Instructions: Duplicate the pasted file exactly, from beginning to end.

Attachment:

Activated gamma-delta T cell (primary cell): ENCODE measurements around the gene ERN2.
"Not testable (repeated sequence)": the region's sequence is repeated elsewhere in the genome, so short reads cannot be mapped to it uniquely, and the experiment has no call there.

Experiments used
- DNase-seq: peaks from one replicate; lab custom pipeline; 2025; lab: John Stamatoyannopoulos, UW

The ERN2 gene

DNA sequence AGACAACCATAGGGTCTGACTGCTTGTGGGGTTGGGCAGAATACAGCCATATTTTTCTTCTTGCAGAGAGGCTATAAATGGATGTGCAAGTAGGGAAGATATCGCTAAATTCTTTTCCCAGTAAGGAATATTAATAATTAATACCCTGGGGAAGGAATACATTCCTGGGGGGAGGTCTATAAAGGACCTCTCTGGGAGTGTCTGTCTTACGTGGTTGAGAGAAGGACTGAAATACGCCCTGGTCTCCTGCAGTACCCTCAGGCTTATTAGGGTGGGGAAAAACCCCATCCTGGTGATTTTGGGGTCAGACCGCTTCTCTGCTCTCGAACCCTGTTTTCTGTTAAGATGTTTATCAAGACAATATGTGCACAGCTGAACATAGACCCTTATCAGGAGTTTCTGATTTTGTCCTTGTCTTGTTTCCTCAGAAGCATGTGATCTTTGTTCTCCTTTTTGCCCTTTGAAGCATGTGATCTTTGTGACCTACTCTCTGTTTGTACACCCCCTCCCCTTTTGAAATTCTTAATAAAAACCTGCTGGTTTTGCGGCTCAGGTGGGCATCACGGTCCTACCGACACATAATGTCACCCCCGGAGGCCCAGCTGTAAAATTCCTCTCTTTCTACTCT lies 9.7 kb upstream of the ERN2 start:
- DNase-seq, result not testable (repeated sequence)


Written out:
Activated gamma-delta T cell (primary cell): ENCODE measurements around the gene ERN2.
"Not testable (repeated sequence)": the region's sequence is repeated elsewhere in the genome, so short reads cannot be mapped to it uniquely, and the experiment has no call there.

Experiments used
- DNase-seq: peaks from one replicate; lab custom pipeline; 2025; lab: John Stamatoyannopoulos, UW

The ERN2 gene

DNA sequence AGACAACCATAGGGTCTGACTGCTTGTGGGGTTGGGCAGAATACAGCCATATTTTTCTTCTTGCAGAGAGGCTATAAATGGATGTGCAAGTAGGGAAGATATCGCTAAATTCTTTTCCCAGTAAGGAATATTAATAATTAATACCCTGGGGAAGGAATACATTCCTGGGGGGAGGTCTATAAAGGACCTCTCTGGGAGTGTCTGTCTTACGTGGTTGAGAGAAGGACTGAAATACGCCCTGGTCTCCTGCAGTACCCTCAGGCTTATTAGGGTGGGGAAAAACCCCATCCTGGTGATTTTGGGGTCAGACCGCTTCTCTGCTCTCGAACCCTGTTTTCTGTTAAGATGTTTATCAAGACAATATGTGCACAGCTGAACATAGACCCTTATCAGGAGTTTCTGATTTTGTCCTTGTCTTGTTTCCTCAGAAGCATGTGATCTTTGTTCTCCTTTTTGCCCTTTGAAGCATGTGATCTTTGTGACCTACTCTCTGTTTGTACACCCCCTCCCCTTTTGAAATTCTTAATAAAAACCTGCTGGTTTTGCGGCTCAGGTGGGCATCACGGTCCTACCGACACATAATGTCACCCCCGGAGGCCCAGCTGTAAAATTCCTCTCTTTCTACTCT lies 9.7 kb upstream of the ERN2 start:
- DNase-seq, result not testable (repeated sequence)